Cracking the Coffee Roasting Dilemma

The coffee we drink reaches us after a series of careful processing. Once the beans are removed from the fruit of the Coffee plant, either using the dry process or any other technique, the beans are then “Roasted”, to bring out the flavorful coffee that we love so much. 

Roasting the Beans 

Green beans do not have the characteristics of the coffee that we are used to, it is the art and science of Roasting that is critical to the taste, aroma and texture of coffee. You must have read the “Roast Date” or type of Roast written on your coffee packaging, so here is some info on your roasts:

Types of Roasts

Most Roasters have devised their own names and there is no standardization in the industry when it comes to types of Roasts, however, there are three basic types of Roast.  

Light Roast (The First Crack)

When beans are roasted to their first stage of expansion, wherein the bean slightly parts (hence the name First Crack), it is called light roasting. The resultant color is a light brown and there is no oil on the surface.


  Light Roasts are generally used for mild coffee types. The beans are highly aromatic, fruity and might have even floral notes, with a light-bodied profile. 

Acidity Levels 

Light roasted beans have the highest level of acidity.

Common Available Varieties
  • Light City
  • Half City
  • Cinnamon

Medium Roast 

Futher roasting of the beans brings out the true flavor potential of the coffee. Being the most preferred type of roast for most people, the Medium Roast is medium brown in color. Almost 13% weight of the bean is lost, but strong aroma and a condensed flavor profile is achieved. The surface of the beans is still non-oily.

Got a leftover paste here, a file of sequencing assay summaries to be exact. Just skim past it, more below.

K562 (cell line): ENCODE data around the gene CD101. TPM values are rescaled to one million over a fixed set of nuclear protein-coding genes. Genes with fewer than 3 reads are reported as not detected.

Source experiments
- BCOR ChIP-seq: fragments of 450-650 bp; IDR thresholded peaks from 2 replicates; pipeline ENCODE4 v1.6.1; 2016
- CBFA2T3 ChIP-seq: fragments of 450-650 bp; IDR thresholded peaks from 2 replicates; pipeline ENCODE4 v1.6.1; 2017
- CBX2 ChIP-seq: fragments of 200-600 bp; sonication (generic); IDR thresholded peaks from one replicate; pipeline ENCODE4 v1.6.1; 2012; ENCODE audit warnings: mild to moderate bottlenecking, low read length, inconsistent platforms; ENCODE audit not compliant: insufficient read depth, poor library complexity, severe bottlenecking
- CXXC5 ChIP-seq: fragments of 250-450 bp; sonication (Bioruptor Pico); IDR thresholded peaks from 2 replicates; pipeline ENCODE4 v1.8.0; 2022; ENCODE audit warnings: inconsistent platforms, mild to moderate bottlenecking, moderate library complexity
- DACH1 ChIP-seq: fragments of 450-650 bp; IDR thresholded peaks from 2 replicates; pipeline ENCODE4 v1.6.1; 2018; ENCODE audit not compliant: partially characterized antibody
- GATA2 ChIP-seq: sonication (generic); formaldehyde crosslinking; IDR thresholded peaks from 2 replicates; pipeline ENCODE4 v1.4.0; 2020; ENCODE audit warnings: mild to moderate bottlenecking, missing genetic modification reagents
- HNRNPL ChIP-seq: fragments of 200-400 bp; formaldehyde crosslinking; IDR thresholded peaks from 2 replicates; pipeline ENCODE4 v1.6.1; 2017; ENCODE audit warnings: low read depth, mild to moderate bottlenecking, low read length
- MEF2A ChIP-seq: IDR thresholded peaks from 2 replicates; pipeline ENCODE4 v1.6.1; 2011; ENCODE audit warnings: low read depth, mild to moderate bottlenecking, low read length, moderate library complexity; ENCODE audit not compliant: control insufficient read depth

Medium Roasts bring out the sweetness and true taste of the beans, nevertheless, they still may satisfy a preference for bitter coffee. It is also called the ‘American Roast’. 

Acidity Levels 

Acidity levels are lowered when beans are medium roasted.

Common Available Varieties
  • City
  • American
  • Breakfast

Dark Roast (The Second Crack)

Dark roasted beans are oily, dark brown or blackish in color and have a unique flavor profile. They are known for bitterness and for leaving a spicy feeling on the tongue.


    The second crack beans with their pronounced bitterness have thick flavor notes and a strong aftertaste. 

Acidity Levels 

The darker the roast is, the lower the acidity.

Common Available Varieties
  • High
  • Continental
  • New Orleans
  • European
  • Espresso
  • Viennese
  • Italian
  • French

Roast Date 

In their raw form the coffee beans retain their flavors and freshness for a longer time, however, once roasted the quality and pleasantness declines with time. The Roast Date gives you an insight into how fresh your beans are and what level of brilliance to expect. Therefore, special care needs to be exercised when storing your coffee. 

Storage Conditions

Beans best kept safe and fresh, when the container is:

Opaque – No light gets in

Airtight – No moisture gets in

Cool – Stored at room temperatures or lower

Clean – No contaminants 

The perfect roast is a personal choice but it is established that Coffee roasting is not just a masterful expertise, it can make or break the taste of your favorite brew and is responsible for the aromatic profile of your coffee.  


Are caffeine levels dependent on the type of Roast?

There is only a slight difference in caffeine levels, which is due to change in density of the beans. 

What is French Roast?

It is a type of dark roast in which the beans are almost charred and thus has a very bitter taste profile.

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